GRAND FORKS -- Brad Olson of Grand Forks went to Ryan Pond on Saturday, Feb, 23, in hopes of getting some underwater footage of rainbow trout smacking the soft plastic fishing baits he markets as a partner in Northern Lights Plastics.

What he saw when he lowered the lens on his underwater camera was yet another unfortunate reminder of just how severe this winter has been. The bottom of the pond was covered with dead bluegills, which most likely had succumbed to winterkill.

The ice was 40 inches thick, and another foot of snow covered the ice, Olson said, leaving only four feet of water under the ice.

The North Dakota Game and Fish Department also stocks rainbow trout in the pond at King’s Walk Golf Course in Grand Forks, and it has become a popular urban fishery in recent years.

If the dead bluegills Olson encountered are any indication, at least a portion of the rainbow trout population in Ryan Pond likely succumbed to winterkill, as well.

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What causes winterkill?

An unfortunate phenomenon during winters with thick ice and heavy snow, winterkill occurs when lack of sunlight hampers photosynthesis, the process by which plants produce oxygen. As the plants decay, they actually use up the dissolved oxygen that remains in the water, and fish die-offs such as the one occurring at Ryan Pond result.

Todd Caspers, district fisheries biologist for the North Dakota Game and Fish Department in Devils Lake, said dissolved oxygen levels in early February already were low at Matejcek Dam in Walsh County, Battle Lake in Eddy County and Niagara Dam in Grand Forks County, and all were likely to suffer winterkill to some extent.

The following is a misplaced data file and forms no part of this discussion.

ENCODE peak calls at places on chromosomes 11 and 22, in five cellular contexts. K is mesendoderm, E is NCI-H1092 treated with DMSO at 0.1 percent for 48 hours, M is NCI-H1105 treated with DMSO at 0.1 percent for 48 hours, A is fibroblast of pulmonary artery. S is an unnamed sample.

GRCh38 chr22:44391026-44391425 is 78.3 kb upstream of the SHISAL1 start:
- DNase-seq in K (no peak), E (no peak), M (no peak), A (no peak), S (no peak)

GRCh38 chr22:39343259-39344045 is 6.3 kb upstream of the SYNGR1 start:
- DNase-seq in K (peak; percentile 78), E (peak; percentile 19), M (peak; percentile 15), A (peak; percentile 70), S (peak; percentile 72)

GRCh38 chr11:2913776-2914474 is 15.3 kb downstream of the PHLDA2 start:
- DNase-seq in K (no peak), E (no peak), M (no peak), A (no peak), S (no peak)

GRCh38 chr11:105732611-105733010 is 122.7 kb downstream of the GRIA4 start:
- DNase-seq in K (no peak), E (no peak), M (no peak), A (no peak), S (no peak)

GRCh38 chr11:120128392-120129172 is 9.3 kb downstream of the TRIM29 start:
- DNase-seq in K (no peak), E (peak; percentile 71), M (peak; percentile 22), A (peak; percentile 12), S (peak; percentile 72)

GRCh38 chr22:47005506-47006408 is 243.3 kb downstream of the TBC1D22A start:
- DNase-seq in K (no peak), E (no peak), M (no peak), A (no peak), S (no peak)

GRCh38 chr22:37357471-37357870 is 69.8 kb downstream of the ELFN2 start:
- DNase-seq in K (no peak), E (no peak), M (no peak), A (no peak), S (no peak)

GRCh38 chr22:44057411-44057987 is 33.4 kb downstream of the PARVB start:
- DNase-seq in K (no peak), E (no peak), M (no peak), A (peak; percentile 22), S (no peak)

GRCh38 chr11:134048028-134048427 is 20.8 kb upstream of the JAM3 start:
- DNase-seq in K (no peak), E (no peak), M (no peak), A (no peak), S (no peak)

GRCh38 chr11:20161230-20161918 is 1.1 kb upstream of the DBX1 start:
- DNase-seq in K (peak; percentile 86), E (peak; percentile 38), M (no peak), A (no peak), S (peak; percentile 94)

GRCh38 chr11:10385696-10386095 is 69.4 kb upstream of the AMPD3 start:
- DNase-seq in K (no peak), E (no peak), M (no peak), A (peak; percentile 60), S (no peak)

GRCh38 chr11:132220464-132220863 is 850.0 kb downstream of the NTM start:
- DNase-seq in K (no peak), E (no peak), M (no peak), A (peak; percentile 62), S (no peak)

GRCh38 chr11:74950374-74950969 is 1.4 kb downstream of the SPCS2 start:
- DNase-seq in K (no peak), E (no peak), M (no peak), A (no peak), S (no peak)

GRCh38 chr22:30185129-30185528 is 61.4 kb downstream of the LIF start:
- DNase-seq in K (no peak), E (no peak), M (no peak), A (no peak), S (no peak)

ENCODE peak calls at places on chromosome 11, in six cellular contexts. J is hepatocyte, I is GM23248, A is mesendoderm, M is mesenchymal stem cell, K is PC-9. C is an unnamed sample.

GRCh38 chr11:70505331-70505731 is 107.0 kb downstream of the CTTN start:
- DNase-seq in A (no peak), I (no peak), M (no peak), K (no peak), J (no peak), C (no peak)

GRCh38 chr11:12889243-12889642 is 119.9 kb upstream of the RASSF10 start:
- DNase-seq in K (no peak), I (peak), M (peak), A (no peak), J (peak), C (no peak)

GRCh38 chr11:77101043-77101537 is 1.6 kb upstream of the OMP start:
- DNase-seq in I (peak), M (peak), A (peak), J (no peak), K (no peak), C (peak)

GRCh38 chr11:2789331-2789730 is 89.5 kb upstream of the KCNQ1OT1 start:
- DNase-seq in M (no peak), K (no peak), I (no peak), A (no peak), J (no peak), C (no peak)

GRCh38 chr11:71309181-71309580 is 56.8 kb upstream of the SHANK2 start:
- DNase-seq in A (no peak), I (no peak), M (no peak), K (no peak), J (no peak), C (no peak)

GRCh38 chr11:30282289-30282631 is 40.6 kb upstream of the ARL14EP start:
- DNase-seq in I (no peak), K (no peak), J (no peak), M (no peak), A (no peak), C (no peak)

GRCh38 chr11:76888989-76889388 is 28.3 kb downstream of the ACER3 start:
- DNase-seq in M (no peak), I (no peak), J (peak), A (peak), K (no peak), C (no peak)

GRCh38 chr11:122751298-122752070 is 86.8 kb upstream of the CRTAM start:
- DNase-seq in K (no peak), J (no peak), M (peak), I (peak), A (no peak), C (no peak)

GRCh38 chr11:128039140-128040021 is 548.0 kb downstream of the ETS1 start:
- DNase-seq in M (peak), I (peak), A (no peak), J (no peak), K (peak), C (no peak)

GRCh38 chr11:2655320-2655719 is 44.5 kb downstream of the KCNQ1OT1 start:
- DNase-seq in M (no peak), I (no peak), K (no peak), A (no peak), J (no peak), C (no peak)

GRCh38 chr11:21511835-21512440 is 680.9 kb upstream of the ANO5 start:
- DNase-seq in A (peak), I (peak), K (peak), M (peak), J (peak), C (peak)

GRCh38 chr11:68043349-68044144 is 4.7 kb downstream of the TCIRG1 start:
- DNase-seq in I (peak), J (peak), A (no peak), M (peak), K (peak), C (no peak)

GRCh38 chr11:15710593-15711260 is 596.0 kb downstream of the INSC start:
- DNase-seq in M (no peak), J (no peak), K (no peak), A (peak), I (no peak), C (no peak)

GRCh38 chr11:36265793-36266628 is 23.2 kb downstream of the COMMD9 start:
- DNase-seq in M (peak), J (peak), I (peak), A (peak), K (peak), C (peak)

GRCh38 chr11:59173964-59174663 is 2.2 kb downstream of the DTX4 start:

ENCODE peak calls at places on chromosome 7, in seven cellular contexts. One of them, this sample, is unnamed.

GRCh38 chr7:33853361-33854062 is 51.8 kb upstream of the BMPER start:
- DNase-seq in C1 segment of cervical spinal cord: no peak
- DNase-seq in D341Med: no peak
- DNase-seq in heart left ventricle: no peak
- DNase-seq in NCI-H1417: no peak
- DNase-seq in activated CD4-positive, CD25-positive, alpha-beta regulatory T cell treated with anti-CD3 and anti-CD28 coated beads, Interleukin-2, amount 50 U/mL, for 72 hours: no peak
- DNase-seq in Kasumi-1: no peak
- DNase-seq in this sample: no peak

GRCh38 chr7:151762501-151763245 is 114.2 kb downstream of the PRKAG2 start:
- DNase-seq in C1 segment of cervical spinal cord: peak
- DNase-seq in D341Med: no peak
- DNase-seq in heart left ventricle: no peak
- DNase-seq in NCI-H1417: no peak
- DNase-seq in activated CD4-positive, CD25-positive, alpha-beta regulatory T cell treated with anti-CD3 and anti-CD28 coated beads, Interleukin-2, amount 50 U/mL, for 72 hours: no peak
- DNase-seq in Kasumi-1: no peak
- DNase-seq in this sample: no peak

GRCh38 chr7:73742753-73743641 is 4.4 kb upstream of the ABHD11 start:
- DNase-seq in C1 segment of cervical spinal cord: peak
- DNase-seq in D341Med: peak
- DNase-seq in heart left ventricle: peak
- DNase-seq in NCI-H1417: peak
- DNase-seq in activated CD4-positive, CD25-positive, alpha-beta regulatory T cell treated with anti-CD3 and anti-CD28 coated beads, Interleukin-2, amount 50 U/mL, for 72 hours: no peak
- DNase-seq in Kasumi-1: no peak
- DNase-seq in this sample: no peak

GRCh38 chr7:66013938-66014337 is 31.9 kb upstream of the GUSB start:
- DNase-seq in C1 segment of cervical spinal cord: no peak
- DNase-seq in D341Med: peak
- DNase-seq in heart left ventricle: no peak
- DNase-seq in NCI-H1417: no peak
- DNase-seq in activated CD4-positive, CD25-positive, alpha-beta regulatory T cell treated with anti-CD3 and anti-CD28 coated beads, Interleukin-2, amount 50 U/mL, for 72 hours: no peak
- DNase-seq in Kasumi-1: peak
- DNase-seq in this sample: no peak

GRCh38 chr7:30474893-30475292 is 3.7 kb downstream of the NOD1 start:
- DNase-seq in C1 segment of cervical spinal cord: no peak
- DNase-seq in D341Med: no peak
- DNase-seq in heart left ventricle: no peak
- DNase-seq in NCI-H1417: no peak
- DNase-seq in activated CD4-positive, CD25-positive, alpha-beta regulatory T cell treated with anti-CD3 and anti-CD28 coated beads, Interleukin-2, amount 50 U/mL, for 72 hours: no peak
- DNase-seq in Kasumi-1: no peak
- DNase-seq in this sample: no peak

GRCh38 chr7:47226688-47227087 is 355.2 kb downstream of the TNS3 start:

Small, shallow lakes generally are most susceptible.

Fisheries crews are trying to hit lakes across the state to sample dissolved oxygen levels as part of annual wintertime assessments, but the abundance of snow on the landscape is making the job difficult, said Greg Power, fisheries chief for the North Dakota Game and Fish Department in Bismarck.

Crews either are getting stuck or equipment is breaking down, Power said.

So far, the extent of winterkill is about as expected, Power said, but the lengthening days and the resulting increase in daylight improves prospects for lakes where winterkill hasn’t yet occurred but that might be on the brink.

In the meantime, the amount of snow and slush on the lakes has made access difficult for ice fishing enthusiasts, as well, Power said.

“In terms of fishing -- not much at all given the snowpack,” he said in an email. “In some cases, the only traffic our staff are seeing are tractors pulling off stranded ice houses.”

It’s been that kind of a winter.